Health Workers Mobility Around the World

October 17, 2012

In some Gulf states, more than 50% of health workers are migrants. 75% of Mozambican doctors and 56,000 indians physicians work abroad.

In some Gulf states, more than 50% of health workers are migrants. 75% of Mozambican doctors and 56,000 indians physicians work abroad. The situation can get to the absurd point of having more Ethiopian doctors in Chicago than in Ethiopia itself!
These few figures were carefully quoted as the more extreme examples of health workers migration consequences, but even when it comes down to more ponderated observation, there is no way to deny that health workers migration is a real issue (as shown in this infographic).

The globalization of the work force market (supply and demand) logically leads to these migration movements.
Besides the obvious financial reasons, health workers are looking for better job and career opportunities, and greater professional satisfaction (be it linked to material or to managerial conditions). As other types of migrants, they are also moving away from difficult national context (political instability, war, violence, etc.).
But the roots of the phenomenon also lies in the destination countries needing these professionals to take care of their aging population, to face the rise of chronic illnesses like diabetes and heart disease (especially in rural areas); but also to compensate the decrease of their health work force (aging and insufficient).
The causes are various, and so are the consequences. They can be positive, as it allows migrants to get better job conditions and destination countries to face some tricky health and populational issues. Because some of the migrant professionals return to their countries, it also helps to bring back there skills and expertise. And, as it is the case for every kind of migration, the remittances can be a financial support for the source country population.
But, on the other hand, it means significant losses in investments in health worker education, shortage of health professionals, and even the collapse of health system for the source country.
On a more personal level, it is also important to remember that leaving your own country and adapting yourself to an other culture, language and professional context is not always an easy process. Especially when it comes down to getting equivalence for the skills acquired or facing the lack of full recognition of education and work experience.
Because of the globality of the problematic, politics about health care workers in one country have direct effects on others. It means the issue needs to be addressed on a trans-national level, through a global strategy and international cooperation. That is, for example, the objective of the WHO Global Code of Practice on the International Recruitment of Health Personnel. It was conceived to achieve an equitable balance of the interests of health workers, for source and destination countries, and to propose recommendations: better workforce retention, treatment and training conditions (and policies facilitating the return of the migrants) for the source countries; efforts towards reducing the dependency on foreign workers, improvement of the recruitment policies and treatments of the migrants for the destination countries.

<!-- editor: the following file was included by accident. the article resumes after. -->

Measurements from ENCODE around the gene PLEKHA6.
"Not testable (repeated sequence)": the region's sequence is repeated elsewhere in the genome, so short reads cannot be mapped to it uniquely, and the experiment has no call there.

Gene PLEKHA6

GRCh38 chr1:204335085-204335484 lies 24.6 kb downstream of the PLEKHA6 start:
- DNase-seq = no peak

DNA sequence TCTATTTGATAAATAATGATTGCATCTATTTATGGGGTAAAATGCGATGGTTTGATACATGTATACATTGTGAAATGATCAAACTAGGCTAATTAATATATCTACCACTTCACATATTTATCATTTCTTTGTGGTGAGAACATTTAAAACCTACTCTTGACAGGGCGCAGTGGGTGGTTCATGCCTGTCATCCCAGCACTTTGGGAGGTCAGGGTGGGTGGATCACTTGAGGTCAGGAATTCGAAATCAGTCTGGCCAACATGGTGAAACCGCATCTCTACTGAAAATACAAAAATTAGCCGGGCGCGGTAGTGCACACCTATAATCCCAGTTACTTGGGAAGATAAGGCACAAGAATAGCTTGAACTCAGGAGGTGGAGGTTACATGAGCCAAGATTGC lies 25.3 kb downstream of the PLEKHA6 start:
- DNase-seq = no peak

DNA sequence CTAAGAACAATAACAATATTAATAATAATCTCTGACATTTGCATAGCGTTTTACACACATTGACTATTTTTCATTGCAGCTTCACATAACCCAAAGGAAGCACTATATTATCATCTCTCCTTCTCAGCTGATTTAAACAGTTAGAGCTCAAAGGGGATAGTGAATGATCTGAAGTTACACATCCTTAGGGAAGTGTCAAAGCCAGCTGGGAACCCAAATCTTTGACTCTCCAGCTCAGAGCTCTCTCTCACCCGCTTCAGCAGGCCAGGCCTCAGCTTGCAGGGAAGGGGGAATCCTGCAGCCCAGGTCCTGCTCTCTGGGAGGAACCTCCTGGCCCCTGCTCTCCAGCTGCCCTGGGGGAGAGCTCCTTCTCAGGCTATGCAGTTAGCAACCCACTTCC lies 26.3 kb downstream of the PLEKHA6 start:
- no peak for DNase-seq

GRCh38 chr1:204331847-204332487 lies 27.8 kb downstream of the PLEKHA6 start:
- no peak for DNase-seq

However, as global initiatives can not cover the more specific aspects of the phenomenon, national strategies are also developed. Some destination countries, like Canada, develop their own policy to optimize these migration movements (better access to health sector, profession-specific language training, proposition to address financial difficulties, counseling, information, etc.). And some source country adapt their health system to face the most urgent problems (as does the Pakistan through the hiring and training of the Lady Health Workers, for example).

Concluding on such a topic would be presumptuous, as it is (and will be) an on-going dynamic process linked to a multiplicity of factors. Information and initiatives about the issue are many (the MoHProf – Mobility of Health Professionals; the AHRNI – Applied Health Research Networks Initiative (AHRNI); etc.). But this information often focus on a general point of view (statistics, policies, etc.). Health workers migrations, like all migrations, are not only made of numbers and proposals. They are made of individuals, histories, specific places and moments.
That is why we would be interested to hear about your testimonies, thoughts, experiences,  about the way you lived (or are still living) the causes and consequences of this global issue, be it from the source or from the destination country point of view.
Feel free to tell and share!